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Two Plays That Changed the Bears' Season

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Two Plays That Changed the Bears' Season

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Dexter McCluster #22 of the Kansas City Chiefs moves to catch the ball on a "Hail Mary" pass that was batted by Brian Urlacher #54 and Chris Conte #47 of the Chicago Bears for the only touchdown of the game as Criag Steltz #20, Lance Briggs #55 and Cory Graham #21 watch at Soldier Field on December 4, 2011 in Chicago, Illinois. The Cheifs defeated the Bears 10-3.

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Watching the playoffs this past weekend was not easy for Bears fans. Earlier in the season, we assumed we would be watching our team play. It would be Jay Cutler and Matt Forte and Julius Peppers on the field. It wouldn't be the Lions and Falcons, both teams that the Bears had beat during the regular season.

The worst part is that it was so close to being different. How close? Two plays.

Chicago finished 8-8, and held tiebreakers over the Lions and Falcons. If they would have won just one more game, they would have earned a wildcard berth in the playoffs. If just one of two plays happened differently, the Bears would have been in the playoffs.

Let's take a closer look at those two plays:

Just a week removed from Jay Cutler's injury, the Bears played the Chiefs in Kansas City. Though it was a low-scoring game, it looked like the Bears were going into halftime with a 3-0 lead. Then Tyler Palko, Kansas City's back-up quarterback, launched a "Hail Mary" pass into the end zone.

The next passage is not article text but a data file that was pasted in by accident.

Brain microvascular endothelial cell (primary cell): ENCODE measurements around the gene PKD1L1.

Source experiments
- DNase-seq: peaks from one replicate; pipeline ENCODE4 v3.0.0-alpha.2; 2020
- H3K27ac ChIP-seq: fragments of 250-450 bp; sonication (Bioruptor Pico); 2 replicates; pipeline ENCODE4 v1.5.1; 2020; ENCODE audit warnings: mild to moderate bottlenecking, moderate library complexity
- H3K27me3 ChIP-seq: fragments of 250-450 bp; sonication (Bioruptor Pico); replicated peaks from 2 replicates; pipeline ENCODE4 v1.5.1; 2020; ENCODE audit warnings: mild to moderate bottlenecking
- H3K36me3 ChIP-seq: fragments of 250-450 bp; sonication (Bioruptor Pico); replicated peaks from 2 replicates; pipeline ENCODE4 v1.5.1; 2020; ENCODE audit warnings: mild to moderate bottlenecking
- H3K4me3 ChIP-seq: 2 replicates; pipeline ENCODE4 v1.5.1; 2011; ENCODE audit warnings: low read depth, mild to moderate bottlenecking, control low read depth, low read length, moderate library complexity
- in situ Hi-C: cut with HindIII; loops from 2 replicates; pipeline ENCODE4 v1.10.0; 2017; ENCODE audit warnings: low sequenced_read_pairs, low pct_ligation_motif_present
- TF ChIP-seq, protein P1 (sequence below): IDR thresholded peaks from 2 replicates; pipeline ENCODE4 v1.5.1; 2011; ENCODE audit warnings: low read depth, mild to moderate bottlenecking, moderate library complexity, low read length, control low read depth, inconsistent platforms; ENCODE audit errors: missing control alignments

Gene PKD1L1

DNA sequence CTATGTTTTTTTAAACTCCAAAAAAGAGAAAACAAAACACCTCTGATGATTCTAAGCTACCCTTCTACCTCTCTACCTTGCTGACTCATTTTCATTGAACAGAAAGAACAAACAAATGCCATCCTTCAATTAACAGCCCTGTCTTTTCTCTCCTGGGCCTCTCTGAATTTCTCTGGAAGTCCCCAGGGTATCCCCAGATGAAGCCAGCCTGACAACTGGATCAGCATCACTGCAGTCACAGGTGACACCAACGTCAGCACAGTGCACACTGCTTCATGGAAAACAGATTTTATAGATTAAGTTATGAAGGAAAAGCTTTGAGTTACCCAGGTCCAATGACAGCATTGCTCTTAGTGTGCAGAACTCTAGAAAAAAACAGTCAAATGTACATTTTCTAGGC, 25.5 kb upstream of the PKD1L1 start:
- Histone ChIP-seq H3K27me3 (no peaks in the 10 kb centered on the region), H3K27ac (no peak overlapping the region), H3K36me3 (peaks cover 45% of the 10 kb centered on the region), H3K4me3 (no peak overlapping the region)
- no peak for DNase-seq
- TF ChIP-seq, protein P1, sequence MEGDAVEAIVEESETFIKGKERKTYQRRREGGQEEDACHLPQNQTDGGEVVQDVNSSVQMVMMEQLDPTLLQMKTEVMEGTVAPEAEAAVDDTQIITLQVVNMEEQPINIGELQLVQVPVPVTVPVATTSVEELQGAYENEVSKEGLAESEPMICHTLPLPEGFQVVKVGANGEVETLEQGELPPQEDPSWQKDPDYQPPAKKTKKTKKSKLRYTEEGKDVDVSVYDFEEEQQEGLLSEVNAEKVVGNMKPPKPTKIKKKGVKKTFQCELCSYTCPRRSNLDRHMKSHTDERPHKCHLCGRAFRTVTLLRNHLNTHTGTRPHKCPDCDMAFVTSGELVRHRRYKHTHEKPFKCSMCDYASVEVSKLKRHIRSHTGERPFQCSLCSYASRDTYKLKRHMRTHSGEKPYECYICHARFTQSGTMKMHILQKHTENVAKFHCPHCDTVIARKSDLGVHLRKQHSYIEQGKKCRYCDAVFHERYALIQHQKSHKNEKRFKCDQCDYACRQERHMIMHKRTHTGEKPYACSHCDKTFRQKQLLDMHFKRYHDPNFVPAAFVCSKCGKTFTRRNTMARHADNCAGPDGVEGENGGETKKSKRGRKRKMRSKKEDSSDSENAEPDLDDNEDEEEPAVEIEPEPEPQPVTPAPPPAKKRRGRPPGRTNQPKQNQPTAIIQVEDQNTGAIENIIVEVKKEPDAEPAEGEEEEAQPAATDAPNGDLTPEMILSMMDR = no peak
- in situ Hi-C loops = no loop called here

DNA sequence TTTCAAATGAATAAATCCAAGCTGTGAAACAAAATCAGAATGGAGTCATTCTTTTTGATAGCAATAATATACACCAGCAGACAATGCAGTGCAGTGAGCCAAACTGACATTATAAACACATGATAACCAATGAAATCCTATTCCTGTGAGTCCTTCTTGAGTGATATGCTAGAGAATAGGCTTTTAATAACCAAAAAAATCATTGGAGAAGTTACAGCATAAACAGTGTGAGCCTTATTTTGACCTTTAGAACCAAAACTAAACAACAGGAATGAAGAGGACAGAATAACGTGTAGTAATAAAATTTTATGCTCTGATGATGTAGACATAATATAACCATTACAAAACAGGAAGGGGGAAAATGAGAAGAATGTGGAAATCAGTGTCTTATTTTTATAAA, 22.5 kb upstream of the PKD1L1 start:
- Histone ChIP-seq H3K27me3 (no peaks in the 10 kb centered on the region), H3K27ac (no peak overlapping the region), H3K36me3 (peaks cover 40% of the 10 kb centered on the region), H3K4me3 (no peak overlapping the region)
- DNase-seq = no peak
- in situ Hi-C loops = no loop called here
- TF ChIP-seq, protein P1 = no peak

Brian Urlacher and Chris Conte defended and did exactly what defenders are taught to do when among a gaggle of players in the end zone. They knocked the ball down, but into the waiting hands of Dexter McCluster. Without that touchdown, the Bears and Chiefs would have been tied. If overtime was needed to decide the game, the smart money would have been on the Bears and Robbie Gould.

The next week, the Bears went to Denver to face the Broncos. For much of the game, it seemed like Chicago figured out how to stop the Tebow Machine. Marion Barber, filling in for the injured Matt Forte, was on fire, running for 108 yards and a touchdown. However, his mistake ended up opening the door for the Broncos to get the ball back.

Chicago had the ball inside the two-minute warning. Barber was given the ball, and needed to stay in bounds to keep the clock ticking. He didn't. He ran out of bounds, the clock stopped, the Bears were forced to punt, which gave the Broncos exactly enough time to push the game into overtime, and then win the game.

Two plays. That's it. If one had turned out differently, you would have spent the weekend fretting over the Bears instead of enjoying the sunshine.

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